Energy Use Intensity and its Influence on the Integrated Daylighting Design of a Large Net Zero Energy Building


R. Guglielmetti, Scheib, J., Pless, S., Torcellini, P., and Petro, R. ASHRAE Winter Conference Paper NREL/CP-5500-49103, Las Vegas, 2011.

Review by Scott Schuetter, Energy Center of Wisconsin: 

The authors discuss the daylighting design process associated with the Research Support Facility, a 220,000 ft2 office building on the National Renewable Energy Laboratory campus. From the beginning of design, the project had a goal of low energy use, setting out to be approximately 50% below ASHRAE 90.1-2004. A more specific goal of an EUI of 33.3 kBbtu/ft2/yr was also targeted. Due to this aggressive goal, daylighting was chosen early as an integral part of the project's energy efficiency strategy. In fact, the RFP to the design-build contractors contained language requiring daylighting in all perimeter occupied zones, glare mitigation strategies, automatic, continuous dimming, and commissioning. The early EUI goal had the benefit of empowering the lighting designer to consider advanced controls strategies and motivated the entire team to work together to meet the energy target. This collaborative environment was realized through coupled daylight and energy simulation. The coupling was accomplished by simulating representative spaces in the Sensor Placement Optimization Tool (SPOT), a Radiance based software. For a given set of design parameters, SPOT was used to output an hourly lighting schedule, which was then imported into the energy model in lieu of its own, less sophisticated, illuminance algorithms. In this manner, several design variations were considered and an optimum set was settled upon.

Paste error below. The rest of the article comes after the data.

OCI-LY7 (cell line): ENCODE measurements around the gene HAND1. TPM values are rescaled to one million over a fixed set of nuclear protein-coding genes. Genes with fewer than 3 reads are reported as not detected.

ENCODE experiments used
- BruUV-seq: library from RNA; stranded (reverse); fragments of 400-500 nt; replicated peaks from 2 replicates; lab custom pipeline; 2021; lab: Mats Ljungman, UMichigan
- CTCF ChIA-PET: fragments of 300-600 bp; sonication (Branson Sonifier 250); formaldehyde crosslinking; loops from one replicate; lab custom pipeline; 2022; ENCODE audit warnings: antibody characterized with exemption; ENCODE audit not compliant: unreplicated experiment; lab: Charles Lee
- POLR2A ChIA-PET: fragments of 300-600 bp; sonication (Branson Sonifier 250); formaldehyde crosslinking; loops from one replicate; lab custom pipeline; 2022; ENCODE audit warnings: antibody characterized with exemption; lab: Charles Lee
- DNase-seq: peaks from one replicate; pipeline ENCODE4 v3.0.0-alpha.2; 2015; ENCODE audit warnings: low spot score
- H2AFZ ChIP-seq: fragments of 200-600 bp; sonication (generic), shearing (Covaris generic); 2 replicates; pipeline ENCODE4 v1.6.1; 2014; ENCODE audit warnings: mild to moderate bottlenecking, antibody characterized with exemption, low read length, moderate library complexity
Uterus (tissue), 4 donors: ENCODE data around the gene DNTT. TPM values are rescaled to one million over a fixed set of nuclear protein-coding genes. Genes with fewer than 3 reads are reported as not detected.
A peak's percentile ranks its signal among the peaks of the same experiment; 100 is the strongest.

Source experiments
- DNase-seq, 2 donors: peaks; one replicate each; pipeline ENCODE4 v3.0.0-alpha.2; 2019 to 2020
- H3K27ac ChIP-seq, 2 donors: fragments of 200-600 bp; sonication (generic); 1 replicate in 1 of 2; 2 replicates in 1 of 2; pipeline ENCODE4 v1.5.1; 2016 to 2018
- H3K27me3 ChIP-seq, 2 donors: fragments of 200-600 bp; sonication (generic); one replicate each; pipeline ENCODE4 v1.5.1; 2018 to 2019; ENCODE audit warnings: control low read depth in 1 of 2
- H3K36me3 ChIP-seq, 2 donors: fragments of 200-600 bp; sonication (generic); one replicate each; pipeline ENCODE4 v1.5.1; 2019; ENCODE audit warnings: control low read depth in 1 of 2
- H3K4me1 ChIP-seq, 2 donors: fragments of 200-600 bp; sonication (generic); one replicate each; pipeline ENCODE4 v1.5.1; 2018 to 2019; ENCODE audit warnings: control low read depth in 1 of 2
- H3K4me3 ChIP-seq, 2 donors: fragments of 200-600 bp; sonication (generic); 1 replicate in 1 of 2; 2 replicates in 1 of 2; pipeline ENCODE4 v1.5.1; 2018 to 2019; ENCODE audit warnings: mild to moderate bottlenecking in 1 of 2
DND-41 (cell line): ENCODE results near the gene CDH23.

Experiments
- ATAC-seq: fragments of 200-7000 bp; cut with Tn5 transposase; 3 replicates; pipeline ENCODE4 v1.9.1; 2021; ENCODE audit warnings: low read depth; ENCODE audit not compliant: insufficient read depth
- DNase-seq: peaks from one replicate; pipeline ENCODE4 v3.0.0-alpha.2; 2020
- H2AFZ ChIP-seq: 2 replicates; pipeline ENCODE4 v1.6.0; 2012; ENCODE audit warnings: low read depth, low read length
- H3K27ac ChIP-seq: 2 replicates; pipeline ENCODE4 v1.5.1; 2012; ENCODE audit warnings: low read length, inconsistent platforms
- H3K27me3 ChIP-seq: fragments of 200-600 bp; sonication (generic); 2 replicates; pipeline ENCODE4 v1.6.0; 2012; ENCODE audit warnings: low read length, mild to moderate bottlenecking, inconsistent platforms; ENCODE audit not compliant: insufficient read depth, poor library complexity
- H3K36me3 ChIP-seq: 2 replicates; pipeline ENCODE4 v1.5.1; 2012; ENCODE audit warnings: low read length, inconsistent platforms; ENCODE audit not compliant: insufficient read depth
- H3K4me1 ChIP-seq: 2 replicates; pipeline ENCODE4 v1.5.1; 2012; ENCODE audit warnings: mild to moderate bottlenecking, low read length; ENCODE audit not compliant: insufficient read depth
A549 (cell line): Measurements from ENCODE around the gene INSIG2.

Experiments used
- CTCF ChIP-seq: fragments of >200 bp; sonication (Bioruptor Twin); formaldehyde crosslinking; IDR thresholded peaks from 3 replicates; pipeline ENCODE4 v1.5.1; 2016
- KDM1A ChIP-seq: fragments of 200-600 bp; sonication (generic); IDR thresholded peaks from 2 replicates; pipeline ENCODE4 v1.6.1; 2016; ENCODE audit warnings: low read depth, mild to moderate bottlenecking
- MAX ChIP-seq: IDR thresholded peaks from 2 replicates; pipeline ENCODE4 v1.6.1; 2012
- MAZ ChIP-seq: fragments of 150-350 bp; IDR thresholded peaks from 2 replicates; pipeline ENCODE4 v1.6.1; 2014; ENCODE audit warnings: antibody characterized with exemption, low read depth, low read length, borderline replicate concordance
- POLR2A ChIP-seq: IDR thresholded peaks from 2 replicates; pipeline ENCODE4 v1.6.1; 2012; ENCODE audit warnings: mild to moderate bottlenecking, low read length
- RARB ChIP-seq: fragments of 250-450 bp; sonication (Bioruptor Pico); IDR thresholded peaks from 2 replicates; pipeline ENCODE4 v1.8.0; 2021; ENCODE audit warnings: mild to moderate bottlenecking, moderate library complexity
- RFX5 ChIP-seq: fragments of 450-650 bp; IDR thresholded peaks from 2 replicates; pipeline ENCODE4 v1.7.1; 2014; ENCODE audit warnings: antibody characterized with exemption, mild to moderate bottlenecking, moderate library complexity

Architecturally, the design team extended the daylit zone into the building by designing tall window head heights. They achieved this by employing daylight glazing, or a set of windows above the vision glazing with high visible transmittance. A light louver system was added to the daylight glazing to bounce the light up the ceiling and even deeper into the building's interior. Further, light reflectances were chosen for the interior surfaces. When coupled with low partition heights, this minimized the amount of daylight that was absorbed and obstructed, thereby allowing a more even and deep penetration of daylight. The lighting design incorporated a task-ambient approach, utilizing direct/indirect, pendant-mounted fixture with 25 watt fluorescent T8 lamps and compact fluorescent downlights for the ambient illumination and LED downlights for task illumination. A target open office illuminance of 25 footcandles was set along with an additional 20 to 30 footcandle contribution from the task lighting. This design led to an average lighting power density of 0.62 watts per square foot. From a controls perspective, the design emphasized energy savings balanced by ease of commissioning. This approach was taken to ensure that the control system would not be confusing to the building occupants and facilities staff, a situation that often leads to the controls being overridden. The controls system itself took a layered approach; time clocks and vacancy sensors then daylighting controls. Closed loop daylighting sensors were used locally to continuously dim the electric lights to off, rather than just their minimum power fraction. Open loop daylighting sensors were used globally to override systems in large, open zones. In these large, open spaces, a north perimeter, a south perimeter, and a core set of fixtures were circuited and controlled separately. Finally, commissioning of the lighting controls was undertaken to check that the photosensor sensitivities and timeclock, vacancy sensor, and daylight controls interoperation are working properly. This final step, coupled with continuous monitoring, will ensure the building's intended level of high performance is realized.